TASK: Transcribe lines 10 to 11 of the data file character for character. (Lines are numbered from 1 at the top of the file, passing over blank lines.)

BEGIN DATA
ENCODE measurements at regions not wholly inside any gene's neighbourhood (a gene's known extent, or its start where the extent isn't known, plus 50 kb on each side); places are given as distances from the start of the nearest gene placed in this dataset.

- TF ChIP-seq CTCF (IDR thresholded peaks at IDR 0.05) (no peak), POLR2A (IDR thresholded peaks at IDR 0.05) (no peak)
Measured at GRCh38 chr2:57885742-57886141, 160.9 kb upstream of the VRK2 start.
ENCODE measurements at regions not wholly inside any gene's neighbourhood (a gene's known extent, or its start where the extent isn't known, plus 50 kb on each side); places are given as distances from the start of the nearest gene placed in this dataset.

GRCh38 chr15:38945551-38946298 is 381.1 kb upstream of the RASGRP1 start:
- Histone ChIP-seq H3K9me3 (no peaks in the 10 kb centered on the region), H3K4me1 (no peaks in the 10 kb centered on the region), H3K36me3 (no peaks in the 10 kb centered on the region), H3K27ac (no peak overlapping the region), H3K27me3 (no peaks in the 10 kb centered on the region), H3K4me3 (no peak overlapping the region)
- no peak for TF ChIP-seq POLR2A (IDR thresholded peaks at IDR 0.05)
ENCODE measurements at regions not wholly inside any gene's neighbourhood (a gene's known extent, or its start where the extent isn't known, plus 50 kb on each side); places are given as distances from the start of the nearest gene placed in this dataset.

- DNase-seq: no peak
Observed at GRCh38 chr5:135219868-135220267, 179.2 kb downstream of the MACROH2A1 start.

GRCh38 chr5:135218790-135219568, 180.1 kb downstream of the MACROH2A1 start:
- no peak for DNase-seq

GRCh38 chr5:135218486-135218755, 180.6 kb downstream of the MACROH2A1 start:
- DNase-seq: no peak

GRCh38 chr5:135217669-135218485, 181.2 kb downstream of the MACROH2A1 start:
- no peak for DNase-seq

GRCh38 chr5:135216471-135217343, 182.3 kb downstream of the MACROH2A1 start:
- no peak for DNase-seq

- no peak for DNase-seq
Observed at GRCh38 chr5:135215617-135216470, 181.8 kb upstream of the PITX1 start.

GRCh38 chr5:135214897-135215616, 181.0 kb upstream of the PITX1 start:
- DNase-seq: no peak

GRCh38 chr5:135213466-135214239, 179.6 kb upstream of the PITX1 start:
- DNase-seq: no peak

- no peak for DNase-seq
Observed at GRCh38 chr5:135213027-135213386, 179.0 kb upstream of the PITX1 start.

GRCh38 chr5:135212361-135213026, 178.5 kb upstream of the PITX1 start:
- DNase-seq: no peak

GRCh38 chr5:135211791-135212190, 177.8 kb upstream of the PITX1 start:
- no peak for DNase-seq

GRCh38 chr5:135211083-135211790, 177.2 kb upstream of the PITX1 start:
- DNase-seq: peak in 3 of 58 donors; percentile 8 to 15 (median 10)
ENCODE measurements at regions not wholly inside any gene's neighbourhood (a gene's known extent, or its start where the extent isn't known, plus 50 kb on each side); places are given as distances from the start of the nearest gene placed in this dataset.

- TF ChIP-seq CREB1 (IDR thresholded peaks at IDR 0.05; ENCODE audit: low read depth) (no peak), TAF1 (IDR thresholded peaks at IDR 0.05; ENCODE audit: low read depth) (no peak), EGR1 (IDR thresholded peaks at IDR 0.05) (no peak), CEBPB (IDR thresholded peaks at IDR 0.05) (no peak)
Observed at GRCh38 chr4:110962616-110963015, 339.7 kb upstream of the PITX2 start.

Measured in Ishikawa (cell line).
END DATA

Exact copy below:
Observed at GRCh38 chr5:135219868-135220267, 179.2 kb downstream of the MACROH2A1 start.

GRCh38 chr5:135218790-135219568, 180.1 kb downstream of the MACROH2A1 start: